“I found out I was pregnant as I was waiting for test results before getting anesthesia for knee surgery. The nurse said, ‘Ah, we are going to have to postpone your surgery, you are pregnant.’ She then showed me two pregnancy tests. Oh, okay. Surprise, shock, wow!
Weeks later, test results indicated our child had a 4% chance of having Down syndrome. We needed to get an appointment with a perinatologist. Her comment: ‘You only have a few weeks left if you want to terminate the pregnancy.’ First, I had no idea I was being tested for birth defects. Secondly, the doctor’s first comment to me was about terminating? Nope, just nope.
We went to the specialist and were told our baby (who I could feel moving at 17 weeks) had a 2% chance of having Down syndrome. What do you do with that news? We spent the weekend grieving, and did not tell anyone what we were going through. We knew there was no decision to be made. This is our baby. We did switch doctors, though. This one was not going to work for us!
Jamie and I went through the pregnancy with excitement and joy and thought a 2% chance meant she was fine. But Sam did not cry when she was born. I heard no noise from her at all. I asked Jamie to go check on her. What torture it is to not know if something is wrong with your baby, and you cannot get up to look because you are still on the table during a c-section! Jamie said, ‘She is okay, she needs a little extra care.’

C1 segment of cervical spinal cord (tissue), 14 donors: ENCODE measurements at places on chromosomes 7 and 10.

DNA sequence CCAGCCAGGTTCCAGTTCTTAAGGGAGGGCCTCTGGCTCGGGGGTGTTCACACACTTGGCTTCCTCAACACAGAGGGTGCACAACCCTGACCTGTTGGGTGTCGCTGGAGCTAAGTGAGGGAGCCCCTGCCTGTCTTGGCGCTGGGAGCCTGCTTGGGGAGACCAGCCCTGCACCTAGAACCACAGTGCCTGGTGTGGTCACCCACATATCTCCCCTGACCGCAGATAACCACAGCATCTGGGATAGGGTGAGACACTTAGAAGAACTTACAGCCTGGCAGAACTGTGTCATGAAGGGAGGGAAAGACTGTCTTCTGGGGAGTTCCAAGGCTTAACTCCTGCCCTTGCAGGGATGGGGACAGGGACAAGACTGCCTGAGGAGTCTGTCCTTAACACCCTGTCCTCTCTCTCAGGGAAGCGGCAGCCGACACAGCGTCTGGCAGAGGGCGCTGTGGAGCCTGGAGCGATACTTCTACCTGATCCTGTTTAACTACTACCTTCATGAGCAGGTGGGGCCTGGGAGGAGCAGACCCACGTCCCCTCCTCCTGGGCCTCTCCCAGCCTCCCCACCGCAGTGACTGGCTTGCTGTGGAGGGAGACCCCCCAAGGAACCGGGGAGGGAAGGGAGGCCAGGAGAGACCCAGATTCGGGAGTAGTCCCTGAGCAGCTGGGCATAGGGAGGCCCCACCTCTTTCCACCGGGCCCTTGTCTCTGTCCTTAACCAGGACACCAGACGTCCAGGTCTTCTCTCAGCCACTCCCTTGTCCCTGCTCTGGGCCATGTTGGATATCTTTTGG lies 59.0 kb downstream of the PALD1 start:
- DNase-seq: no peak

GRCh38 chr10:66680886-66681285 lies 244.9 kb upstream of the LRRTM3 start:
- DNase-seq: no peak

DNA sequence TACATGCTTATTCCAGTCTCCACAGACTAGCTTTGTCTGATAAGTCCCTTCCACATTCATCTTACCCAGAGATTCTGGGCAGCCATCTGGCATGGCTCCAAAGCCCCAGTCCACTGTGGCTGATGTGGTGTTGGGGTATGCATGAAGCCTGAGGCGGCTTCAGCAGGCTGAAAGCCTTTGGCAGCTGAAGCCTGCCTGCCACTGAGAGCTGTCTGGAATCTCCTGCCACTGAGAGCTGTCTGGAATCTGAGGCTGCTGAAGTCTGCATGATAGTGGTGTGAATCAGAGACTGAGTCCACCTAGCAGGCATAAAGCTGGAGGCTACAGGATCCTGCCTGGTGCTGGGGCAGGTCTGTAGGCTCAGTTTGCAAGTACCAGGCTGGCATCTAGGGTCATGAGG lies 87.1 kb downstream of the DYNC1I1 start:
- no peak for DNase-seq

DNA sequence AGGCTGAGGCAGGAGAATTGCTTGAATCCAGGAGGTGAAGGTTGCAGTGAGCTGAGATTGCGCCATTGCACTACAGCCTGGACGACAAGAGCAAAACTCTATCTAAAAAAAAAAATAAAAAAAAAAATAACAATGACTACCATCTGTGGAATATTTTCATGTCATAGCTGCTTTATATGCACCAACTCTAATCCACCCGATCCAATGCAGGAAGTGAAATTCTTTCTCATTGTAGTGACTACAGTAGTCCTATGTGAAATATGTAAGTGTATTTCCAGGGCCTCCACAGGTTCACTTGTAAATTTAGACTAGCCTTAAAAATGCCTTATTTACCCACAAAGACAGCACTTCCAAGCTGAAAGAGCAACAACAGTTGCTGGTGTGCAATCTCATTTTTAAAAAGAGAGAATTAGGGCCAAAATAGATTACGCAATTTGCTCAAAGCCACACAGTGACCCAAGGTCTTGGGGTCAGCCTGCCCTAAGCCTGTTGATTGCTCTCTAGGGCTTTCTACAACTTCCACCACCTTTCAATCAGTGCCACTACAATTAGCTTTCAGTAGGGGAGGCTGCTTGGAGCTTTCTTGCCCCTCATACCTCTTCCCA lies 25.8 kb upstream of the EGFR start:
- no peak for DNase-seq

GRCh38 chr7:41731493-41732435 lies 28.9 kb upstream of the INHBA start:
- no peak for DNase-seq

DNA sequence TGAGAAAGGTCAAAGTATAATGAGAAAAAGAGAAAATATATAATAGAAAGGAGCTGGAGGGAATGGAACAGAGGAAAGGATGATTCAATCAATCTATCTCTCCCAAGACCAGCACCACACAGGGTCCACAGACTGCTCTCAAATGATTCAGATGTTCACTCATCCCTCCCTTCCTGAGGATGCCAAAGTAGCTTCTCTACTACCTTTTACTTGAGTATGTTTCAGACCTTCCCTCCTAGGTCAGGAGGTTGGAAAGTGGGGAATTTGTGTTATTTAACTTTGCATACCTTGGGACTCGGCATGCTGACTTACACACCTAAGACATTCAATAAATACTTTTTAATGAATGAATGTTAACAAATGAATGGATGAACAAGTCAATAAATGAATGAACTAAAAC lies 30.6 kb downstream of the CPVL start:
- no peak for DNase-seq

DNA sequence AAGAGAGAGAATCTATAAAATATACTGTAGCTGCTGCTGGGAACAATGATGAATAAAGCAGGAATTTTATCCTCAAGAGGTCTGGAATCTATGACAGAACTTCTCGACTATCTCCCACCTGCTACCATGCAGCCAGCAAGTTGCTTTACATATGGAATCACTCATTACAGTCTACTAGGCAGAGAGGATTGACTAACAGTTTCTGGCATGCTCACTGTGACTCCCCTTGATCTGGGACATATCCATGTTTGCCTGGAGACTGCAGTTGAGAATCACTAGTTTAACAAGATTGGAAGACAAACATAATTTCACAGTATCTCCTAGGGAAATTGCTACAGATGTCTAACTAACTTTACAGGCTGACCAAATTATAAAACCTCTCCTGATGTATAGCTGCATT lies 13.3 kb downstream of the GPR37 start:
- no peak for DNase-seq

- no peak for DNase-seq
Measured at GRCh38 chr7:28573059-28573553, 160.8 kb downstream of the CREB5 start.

The nurse brought her to my face. She asked if anyone had told us our baby was at risk for Down syndrome. Sam had eight of the markers that are common. Tears streamed down my face. Moments went by and the anesthesiologist stroked my forehead and said, ‘This is a happy moment. You are going to love this baby!’ Truer words were never spoken, and I can’t thank him enough for saying that.
The pediatrician in the hospital told us she needed to get an ultrasound of her belly, an echocardiogram of her heart within 2 weeks of leaving the hospital, a vision evaluation because of a problem with her eye, and a hearing evaluation because she failed the hearing test three times. It took 3 months to get her to all these specialists. There was some good news though. She had minor heart defects and her belly seemed fine. She was blind in one eye, due to a malformation, and her hearing is slightly diminished.
There are emotional challenges to face as well, such as people who comment, ‘Your kid is ugly’ and others who are ‘sorry your child has Down syndrome’. Well, she was never ugly, not to us, and sorry is the last thing we feel. She has grown into a beautiful young lady. She is a model with Zebedee Management, happy, healthy, and looking forward to her future. This kid loves to dress up, her after-school-wear has at times consisted of a taffeta dress, pearls, and a tiara! True story. Sam is a graceful, beautiful young lady with a wonderful sense of style and her own way of expressing it. Samantha looks in the mirror and loves what she sees! She sees a confident, smart, kind, beautiful girl. Couldn’t we all use a little of that?